Emory Report

April 13, 1998

 Volume 50, No. 28


For Hodge, fitness for all
at Emory is a job 'well' done

Being happy is about wellness. Staying in shape is about wellness. So is eating right, managing stress and staying spiritually fulfilled. Wellness is what's behind the Blomeyer Fitness Center in the 1525 Building. Those little green apples painted on streets and sidewalks around campus? They're about wellness too.

Yvonne Hodge spends her days making sure Emory is as "well" as it can be. As manager of occupational health promotion in the Emory Well House, Hodge does more than just think about wellness from 8 to 5. The tips on wellness she hands out freely to all who ask are not just nifty soundbites lifted from books-they are words to live by for Hodge.

"Wellness and well being have been personally important to me, just as they are to the faculty and staff our programs now serve," Hodge replied when asked if she had faced any wellness challenges. "As a law student, watching my weight became a problem for me. I gained a lot of weight [while] working and going to school in the evening. A friend of mine told me about joining Weight Watchers so I enrolled in the classes and lost more than 40 pounds. Now I am a Weight Watchers leader."

These days Hodge leads two Weight Watchers classes every week, and the combined 62 people in the classes have lost more than 300 pounds between them in just a few short weeks. "I'm a very high proponent of physical fitness-working out allows you to maintain your ideal body weight, and it also relieves stress," Hodge said. "My schedule usually includes morning and evening workouts as well."

But staying fit is only one part of wellness, and Hodge works just as hard on her spiritual well-being. She is an active member of Ebenezer Baptist Church in Atlanta, teaching Bible lessons and coordinating programs for children. Last month Hodge took a group of 23 kids to Birmingham, Ala., to see the 16th Street Baptist Church, Kelly Ingram Park and the Civil Rights Institute.

"When you talk about children from 5 to 12 years old, they have no concept of what it was like 30 years ago, so they're fascinated," Hodge said. "In December I scheduled them to see Spike Lee's movie 4 Little Girls, and during Black History Month the children presented a skit on the four little girls in church." She's also organized trips to Georgia's Sky Valley, to Chattanooga (Tenn.) and to The Carter Center to see the replica of President Jimmy Carter's Oval Office.

"I enjoy working with people and helping them improve their health and their whole quality of life," Hodge said. "It takes a whole lot of things to make a person healthy-responsibility for your own health, exercising regularly, eating well and eliminating stress. You also must have good self-esteem and then project that. It encompasses a lot."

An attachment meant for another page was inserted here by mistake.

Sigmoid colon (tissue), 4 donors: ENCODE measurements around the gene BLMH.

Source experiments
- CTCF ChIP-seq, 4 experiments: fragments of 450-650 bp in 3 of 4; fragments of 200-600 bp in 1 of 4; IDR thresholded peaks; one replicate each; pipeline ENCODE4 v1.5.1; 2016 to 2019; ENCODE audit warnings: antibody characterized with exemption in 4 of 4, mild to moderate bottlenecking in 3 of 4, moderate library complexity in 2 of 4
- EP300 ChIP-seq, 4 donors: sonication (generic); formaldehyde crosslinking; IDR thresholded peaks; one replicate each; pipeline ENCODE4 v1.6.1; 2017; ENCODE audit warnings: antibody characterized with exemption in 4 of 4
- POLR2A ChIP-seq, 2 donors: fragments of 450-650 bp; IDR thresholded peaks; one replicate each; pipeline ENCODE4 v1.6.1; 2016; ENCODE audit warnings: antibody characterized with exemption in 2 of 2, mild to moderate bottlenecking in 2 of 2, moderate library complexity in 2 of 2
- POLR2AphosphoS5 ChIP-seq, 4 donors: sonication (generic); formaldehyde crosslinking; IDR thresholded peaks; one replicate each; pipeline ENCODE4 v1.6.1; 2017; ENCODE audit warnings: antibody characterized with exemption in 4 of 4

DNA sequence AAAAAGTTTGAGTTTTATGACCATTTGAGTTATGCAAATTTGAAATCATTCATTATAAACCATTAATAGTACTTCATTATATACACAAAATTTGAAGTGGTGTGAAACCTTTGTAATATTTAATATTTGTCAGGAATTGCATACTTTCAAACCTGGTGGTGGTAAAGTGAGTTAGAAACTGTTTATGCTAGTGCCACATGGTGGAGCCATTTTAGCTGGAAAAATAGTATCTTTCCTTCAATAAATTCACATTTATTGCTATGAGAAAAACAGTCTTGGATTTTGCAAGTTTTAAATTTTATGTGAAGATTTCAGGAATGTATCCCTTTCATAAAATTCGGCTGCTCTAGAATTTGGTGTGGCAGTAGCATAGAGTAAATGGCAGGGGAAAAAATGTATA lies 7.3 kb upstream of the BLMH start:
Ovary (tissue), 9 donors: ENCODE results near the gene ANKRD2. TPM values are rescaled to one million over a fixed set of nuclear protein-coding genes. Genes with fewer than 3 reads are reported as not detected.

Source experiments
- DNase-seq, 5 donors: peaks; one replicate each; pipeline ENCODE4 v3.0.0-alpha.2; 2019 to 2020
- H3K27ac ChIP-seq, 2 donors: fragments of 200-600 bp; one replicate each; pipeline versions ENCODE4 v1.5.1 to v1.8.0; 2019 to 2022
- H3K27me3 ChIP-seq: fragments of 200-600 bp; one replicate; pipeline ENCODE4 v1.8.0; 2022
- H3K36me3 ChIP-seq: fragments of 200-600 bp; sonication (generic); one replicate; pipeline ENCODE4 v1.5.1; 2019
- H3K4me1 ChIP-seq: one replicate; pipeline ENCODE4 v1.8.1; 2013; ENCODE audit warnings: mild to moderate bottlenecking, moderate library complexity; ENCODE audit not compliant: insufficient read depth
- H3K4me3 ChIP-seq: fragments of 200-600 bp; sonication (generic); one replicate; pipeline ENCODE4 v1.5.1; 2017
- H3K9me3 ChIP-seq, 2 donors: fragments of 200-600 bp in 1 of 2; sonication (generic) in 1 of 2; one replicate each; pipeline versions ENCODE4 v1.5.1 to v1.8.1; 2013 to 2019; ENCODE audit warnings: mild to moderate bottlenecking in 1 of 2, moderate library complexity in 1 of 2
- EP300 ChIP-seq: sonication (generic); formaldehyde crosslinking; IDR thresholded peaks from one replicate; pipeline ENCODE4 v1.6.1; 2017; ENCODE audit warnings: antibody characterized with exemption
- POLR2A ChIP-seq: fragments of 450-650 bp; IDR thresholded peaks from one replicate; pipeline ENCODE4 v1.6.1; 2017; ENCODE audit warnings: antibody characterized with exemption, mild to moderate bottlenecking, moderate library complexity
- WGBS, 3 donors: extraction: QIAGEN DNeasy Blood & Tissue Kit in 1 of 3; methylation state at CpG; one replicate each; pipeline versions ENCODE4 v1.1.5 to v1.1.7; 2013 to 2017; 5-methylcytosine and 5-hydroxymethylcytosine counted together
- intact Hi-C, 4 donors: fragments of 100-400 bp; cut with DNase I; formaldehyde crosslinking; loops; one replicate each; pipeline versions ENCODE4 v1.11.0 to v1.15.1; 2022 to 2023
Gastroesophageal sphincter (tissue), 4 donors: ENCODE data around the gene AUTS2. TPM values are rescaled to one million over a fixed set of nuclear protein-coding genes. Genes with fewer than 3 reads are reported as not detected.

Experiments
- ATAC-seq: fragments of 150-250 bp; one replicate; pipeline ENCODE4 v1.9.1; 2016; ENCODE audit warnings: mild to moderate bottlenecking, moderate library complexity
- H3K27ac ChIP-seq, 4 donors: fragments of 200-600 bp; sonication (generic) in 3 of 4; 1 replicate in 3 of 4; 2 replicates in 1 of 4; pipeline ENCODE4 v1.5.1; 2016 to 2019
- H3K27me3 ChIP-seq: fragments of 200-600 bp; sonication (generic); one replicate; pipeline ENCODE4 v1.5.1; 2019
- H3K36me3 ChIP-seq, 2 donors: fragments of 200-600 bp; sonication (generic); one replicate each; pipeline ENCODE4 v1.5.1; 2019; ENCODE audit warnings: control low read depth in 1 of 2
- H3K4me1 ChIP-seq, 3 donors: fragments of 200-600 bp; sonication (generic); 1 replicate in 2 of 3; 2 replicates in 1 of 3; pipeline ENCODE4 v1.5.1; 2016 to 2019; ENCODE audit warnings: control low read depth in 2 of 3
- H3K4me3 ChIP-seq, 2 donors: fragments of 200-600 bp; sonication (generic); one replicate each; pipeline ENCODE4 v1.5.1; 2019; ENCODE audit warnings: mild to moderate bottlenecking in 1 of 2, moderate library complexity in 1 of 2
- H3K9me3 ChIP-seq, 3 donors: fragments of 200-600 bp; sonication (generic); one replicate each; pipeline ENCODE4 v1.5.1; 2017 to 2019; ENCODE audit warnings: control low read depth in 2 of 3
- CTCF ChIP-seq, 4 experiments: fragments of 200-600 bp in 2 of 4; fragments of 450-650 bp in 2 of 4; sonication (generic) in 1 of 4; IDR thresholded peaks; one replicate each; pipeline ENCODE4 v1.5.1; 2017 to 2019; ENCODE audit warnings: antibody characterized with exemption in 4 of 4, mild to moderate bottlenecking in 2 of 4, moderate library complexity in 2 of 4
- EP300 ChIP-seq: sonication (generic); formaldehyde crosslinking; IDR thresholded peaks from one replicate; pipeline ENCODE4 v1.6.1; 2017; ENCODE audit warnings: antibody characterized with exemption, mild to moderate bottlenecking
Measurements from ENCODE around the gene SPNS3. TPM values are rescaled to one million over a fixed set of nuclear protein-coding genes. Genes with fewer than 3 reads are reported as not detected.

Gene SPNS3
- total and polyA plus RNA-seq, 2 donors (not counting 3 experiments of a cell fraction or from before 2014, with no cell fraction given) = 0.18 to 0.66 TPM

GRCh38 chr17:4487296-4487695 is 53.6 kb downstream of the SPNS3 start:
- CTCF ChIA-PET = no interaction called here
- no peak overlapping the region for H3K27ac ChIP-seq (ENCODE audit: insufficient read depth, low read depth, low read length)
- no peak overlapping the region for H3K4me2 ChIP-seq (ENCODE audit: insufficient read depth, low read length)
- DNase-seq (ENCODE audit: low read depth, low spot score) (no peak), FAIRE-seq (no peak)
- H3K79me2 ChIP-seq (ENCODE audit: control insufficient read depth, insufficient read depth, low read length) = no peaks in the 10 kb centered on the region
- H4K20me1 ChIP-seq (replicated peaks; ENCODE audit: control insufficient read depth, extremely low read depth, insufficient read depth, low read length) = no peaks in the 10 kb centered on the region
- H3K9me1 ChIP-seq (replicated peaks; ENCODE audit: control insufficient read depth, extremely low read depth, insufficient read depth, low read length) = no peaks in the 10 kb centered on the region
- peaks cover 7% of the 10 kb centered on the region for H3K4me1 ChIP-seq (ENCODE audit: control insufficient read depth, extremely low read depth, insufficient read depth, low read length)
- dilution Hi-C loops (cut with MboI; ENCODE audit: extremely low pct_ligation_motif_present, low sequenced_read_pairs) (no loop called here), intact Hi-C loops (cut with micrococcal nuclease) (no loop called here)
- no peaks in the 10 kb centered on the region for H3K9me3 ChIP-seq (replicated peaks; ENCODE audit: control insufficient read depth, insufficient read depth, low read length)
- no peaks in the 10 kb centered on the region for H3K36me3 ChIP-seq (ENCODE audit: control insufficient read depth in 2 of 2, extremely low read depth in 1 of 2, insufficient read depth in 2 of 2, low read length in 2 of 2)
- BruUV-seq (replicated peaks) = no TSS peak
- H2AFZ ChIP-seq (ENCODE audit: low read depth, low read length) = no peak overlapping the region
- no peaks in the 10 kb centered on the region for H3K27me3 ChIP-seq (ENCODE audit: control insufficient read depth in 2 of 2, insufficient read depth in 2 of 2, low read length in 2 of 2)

Hodge's professional work has encompassed its share of activities. After earning her law degree from Atlanta's John Marshall Law School, she worked for MARTA and then founded her own legal support company. In 1982 she went to work for the city government as a legal assistant handling workers' compensation claims.

Three years later that job led directly to Emory Human Resources, where Hodge worked for 11 years managing workers' compensation claims, unemployment and educational benefits, service awards and health-related benefits. She received the Emory Award of Distinction in 1994 for her HR work and community involvement.

But November 1996 saw a "great paradigm shift" for Hodge. "The University decided to move workers' comp out of Human Resources into the hospital to put it more in the medical setting," she said. "This gave me an opportunity to do something new, something new to cheer about. I'm an upbeat, very positive person, and it's turned out to be a good working fit for my lifestyle."

One program Hodge has helped implement is "fitstops," in which the Well House staff travels to different buildings and offers Emory employees one-stop shopping for a range of health checkups including blood pressure, lung capacity screenings, vision screenings, flu shots, blood drives, summer camp information, smoking cessation classes and ergonomic assessments. She enjoys being able to coordinate the different deparments and offices on campus to make the fitstops happen, but Hodge also has relished helping create a resource for Emory faculty and staff to take fitness into their own hands.

"Opening the Blomeyer Center was really a wonderful experience for me, to be able to coordinate and work with that effort," she said. "We had a series of fitstops where we offered memberships to employees, and we were able to have 600 members signed up before the center even opened. That was exciting."

And the little green apples dotting sidewalks around campus? Those are part of the AppleWalk program, forming a trail along which employees can walk at any point of the day, for as long or short a distance as they choose. It all contributes to Hodge's driving goal: "I'm interested in helping the University and its employees make themselves as healthy as they can be."

-Michael Terrazas

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